Nutrition. There are a million options out there – paleo, juice cleanses, carb cycling, the list goes on and on. I’m the type of person who will try anything at least once. The latest nutrition program that I have tried is Macro Nutrition, also known as flexible dieting or macros. Lately, there has been a lot of talk about flexible dieting in the fitness community, so I thought I would break it down for all of you fine peeps with questions out there.
What Is Macros or Flexible Dieting?
Calories are calories, regardless of food type. Flexible dieting does not label food as “clean” or “dirty,” but rather categorizes food based on calories and macronutrients (which are protein, carbohydrates, and fat). Some people think all processed food is “dirty,” but not flexible dieters. While flexible dieters and nutritionists agree that generally, whole foods are more ideal for the body than processed because they provide more nutrition, they also recognize that eating foods that are considered “dirty” will not hinder your weight loss goals. One example is protein powder, which is processed and therefore categorized as “dirty” by some nutrition plans, but protein powder can help build muscle and can be fairly nutritious. As for me personally and my breakdown of “clean” vs. “dirty” foods, I try to consume 80-85% whole foods a day, leaving room for a reasonable amount of the “dirty” foods I love (like my delicious Vanilla Oreos).
Flexible dieting simply consists of playing with the amount of carbohydrates, protein, and fats you intake each day in order to balance your nutrition for the purposes of meeting your goals – whether that is weight loss, increased strength, or muscle gain. Fitness competitors and bodybuilders have been using flexible dieting for years, but it’s now becoming more and more mainstream.
Flexible Dieting Lets You Eat The Foods You Love
Like any normal human being, I look forward to my next meal when I actually enjoy the foods I am eating. This was the problem I had with so many other nutrition options I tried – who really looks forward to tilapia and asparagus for every meal or a meal plan that requires a TON of prep and provides limited options when dining out (I’m looking at you Whole 30)?
After calculating my macronutrients, I plan my daily meals to include things I love and stay within my range of protein, carbohydrates, and fats for the day. When I first started flexible dieting, the nutritionist I work with (the amazing Erik Young) asked me to provide a list of my favorite foods. From that list, he customized three different meal plans to me individually based on my personal preferences and target macronutrient levels. Now, I create my own meal plans that fit my nutrients, which provides some nice flexibility for travel and flexibility in what I eat.
Flexible Dieting Improves Your Metabolism & Allows You To Eat More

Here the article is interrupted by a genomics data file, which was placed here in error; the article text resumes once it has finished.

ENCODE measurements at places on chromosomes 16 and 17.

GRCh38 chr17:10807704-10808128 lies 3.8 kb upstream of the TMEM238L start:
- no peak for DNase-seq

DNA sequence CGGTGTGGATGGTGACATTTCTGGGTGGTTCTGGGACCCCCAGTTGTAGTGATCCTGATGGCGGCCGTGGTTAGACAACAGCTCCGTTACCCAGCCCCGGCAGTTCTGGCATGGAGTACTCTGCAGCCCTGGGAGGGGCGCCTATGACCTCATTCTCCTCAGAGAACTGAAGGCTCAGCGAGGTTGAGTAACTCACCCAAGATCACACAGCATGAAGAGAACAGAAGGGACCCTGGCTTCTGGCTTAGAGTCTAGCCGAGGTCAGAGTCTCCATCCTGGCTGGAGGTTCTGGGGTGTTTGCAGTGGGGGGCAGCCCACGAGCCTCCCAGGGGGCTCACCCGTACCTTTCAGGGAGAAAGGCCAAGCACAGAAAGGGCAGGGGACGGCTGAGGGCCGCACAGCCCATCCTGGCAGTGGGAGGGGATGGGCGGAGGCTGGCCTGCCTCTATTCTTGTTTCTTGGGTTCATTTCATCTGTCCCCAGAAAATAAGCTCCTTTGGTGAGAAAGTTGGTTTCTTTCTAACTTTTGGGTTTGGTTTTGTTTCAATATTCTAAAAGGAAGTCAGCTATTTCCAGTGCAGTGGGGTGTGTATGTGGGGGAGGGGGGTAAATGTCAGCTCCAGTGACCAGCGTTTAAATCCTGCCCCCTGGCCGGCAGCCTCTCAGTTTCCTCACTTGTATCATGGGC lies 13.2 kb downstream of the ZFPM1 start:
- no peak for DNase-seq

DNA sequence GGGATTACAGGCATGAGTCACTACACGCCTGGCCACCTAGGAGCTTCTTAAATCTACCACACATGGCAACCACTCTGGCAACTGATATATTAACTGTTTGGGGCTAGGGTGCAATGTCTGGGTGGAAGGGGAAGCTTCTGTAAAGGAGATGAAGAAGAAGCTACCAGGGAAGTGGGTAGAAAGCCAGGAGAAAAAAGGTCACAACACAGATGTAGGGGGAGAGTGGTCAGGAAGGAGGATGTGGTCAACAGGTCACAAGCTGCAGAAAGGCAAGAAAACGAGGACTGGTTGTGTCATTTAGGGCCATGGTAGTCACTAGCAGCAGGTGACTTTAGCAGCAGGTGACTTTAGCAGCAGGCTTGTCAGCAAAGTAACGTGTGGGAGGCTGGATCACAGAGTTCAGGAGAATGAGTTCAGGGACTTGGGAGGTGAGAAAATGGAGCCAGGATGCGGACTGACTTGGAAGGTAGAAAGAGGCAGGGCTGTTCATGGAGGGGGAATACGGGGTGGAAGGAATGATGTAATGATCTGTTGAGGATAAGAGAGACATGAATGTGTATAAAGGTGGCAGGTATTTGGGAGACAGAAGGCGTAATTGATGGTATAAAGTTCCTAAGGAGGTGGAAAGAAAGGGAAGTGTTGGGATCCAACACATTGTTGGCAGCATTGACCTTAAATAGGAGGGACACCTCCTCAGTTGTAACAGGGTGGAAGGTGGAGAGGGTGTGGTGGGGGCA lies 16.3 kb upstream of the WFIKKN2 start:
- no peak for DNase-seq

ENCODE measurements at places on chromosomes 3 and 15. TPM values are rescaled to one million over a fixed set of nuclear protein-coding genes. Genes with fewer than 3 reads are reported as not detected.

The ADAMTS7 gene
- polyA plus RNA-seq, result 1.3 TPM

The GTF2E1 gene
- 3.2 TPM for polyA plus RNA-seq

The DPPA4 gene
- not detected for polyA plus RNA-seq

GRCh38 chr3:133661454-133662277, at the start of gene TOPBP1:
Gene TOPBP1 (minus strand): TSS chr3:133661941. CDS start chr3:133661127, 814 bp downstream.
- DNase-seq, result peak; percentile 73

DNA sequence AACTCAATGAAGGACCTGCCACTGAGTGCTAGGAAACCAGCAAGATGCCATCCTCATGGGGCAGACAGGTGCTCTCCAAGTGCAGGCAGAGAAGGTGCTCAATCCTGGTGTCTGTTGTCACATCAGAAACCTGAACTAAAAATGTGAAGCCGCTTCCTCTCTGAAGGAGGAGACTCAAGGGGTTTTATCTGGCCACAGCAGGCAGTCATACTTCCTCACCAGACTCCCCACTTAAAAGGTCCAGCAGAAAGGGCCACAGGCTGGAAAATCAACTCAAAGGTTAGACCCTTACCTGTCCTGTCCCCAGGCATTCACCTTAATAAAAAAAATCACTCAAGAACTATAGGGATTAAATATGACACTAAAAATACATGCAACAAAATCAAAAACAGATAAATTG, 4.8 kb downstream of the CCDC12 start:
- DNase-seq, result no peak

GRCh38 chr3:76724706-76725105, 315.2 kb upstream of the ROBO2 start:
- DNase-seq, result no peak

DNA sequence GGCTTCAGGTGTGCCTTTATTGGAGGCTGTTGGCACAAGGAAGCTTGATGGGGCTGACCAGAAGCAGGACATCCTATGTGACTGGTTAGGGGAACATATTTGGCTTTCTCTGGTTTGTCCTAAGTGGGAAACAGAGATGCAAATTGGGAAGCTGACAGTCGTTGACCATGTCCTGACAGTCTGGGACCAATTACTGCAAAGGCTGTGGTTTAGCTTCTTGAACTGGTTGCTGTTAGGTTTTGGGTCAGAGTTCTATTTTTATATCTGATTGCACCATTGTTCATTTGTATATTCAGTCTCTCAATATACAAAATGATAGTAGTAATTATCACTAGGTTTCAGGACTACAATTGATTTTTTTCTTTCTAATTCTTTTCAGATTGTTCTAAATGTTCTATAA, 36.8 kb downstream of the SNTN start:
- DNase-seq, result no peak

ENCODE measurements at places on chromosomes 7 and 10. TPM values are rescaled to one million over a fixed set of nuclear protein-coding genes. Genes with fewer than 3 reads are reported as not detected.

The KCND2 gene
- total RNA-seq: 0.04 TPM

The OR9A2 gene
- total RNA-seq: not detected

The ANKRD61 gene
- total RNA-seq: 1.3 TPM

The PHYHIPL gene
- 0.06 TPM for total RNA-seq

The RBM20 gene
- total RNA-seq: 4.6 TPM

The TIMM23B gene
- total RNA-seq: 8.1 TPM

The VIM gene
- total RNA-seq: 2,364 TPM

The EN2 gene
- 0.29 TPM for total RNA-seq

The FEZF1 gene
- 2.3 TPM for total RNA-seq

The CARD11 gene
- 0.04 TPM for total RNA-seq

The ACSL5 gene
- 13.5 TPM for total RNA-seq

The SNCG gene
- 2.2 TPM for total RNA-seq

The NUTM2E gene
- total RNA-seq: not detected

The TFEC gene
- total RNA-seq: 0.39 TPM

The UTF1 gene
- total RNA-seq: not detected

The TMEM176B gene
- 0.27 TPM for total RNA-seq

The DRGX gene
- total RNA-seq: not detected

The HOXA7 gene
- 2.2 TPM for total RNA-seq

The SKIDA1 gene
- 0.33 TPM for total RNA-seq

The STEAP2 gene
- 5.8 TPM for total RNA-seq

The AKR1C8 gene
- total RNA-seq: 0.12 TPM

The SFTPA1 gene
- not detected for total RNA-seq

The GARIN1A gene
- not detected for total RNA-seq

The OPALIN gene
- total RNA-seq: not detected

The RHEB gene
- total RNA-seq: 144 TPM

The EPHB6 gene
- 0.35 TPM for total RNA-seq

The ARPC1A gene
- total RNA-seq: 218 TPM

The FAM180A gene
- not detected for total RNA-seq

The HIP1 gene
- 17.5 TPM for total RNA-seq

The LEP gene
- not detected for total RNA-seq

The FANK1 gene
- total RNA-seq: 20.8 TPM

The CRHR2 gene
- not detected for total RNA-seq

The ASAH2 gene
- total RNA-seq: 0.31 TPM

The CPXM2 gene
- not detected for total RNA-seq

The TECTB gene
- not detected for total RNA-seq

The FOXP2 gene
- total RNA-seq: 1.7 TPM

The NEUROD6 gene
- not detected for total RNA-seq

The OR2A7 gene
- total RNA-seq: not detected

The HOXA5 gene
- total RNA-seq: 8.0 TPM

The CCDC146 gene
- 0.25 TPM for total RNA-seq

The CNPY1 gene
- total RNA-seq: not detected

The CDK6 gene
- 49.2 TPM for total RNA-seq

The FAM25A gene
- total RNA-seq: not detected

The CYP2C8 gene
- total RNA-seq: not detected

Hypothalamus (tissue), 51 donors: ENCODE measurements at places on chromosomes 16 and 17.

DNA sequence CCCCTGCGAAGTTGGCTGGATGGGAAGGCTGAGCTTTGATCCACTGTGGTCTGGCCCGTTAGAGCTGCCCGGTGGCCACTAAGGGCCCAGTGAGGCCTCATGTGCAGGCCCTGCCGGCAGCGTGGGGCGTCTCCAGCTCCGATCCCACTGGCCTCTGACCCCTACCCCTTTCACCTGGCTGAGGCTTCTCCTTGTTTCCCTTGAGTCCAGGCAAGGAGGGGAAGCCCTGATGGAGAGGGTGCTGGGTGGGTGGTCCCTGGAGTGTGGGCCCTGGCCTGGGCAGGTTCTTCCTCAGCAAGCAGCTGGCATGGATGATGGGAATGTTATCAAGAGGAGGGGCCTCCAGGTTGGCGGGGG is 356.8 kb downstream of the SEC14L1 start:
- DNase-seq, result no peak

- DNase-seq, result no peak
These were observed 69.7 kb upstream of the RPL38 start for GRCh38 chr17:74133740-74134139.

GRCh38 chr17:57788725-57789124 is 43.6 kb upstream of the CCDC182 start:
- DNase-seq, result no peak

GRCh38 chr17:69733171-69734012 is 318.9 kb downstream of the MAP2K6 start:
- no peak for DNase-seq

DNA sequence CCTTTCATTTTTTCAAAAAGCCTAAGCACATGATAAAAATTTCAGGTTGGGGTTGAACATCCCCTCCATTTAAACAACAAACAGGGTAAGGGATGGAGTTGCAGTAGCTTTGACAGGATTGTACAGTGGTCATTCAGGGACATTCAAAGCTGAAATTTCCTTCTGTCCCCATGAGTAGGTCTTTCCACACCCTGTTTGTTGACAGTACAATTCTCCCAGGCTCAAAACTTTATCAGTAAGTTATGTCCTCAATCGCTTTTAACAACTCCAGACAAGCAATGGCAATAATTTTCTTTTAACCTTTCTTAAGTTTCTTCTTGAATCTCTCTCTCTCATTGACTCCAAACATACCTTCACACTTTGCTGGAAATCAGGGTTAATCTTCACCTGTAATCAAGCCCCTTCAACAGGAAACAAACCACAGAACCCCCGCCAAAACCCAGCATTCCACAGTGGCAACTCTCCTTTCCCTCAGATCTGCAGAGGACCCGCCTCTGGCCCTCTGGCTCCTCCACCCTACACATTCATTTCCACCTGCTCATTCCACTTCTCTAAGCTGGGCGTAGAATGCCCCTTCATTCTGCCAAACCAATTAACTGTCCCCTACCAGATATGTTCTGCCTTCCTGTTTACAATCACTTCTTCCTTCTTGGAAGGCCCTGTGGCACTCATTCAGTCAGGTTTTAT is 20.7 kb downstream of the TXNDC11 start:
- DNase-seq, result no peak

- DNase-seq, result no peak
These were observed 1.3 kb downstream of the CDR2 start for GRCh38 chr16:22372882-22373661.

When it comes to food, less really isn’t better. In order to improve or repair a metabolism you must slowly add food in over a period of time so your body has ample time to adjust. For example, if your body is used to eating 1000 calories a day and you start eating the normal recommended caloric intake of 1700 calories, you will gain weight, regardless of the type of food you’re eating. However, if you slowly increase food over time, your body adapts to the extra food and allows you to maintain your goal weight.
The last six months have proven this is true. Prior to starting flexible dieting, I was eating around 1700 calories a day, but now, I’m up to 2000 calories a day. And guess what? No weight gain – I’ve actually continued to lose because my metabolism has improved. Who would have thought?
Determining Your Macros
Each person’s macronutrient levels are different and are based on height, current weight, goal weight and current caloric intake. There are calculators you can use online, but I’ve found that using a nutritionist is the most accurate way to go – at least in the beginning.
I work with the OptimizeU and have been on their Macros Blueprint plan for the last six months. During that short time, I have lost more than 5% body fat, increased my lean muscle mass by 3 pounds (did you know for every pound you have in lean mass, you burn an additional 50 calories a day just at rest?!), and increased my energy – all while eating the foods I like (yes, I’m thinking about my Oreos again).
If you have more questions, feel free to drop them a line or call my nutritionist Erik Young at (480) 861-4191. I cannot say enough about the OptimizeU team and what they have done to help me get to my goal look (seeing my lower abs – yes, vein I know but don’t judge).
Bonus: OptimizeU has agreed to provide all LegallyFit readers a free consultation, so be sure to mention LegallyFit when you call or email!
Flexible dieting may be the latest trend in fat-loss, muscle increase, and improving strength, but over the last few months I have decided that it is the plan for me longterm (finally, something that works). Hopefully now when you hear flexible dieting or the words “macros” or “macronutrients,” you know what it means. Heck, maybe you’ll even give it a try for yourself – I don’t think you’ll regret it.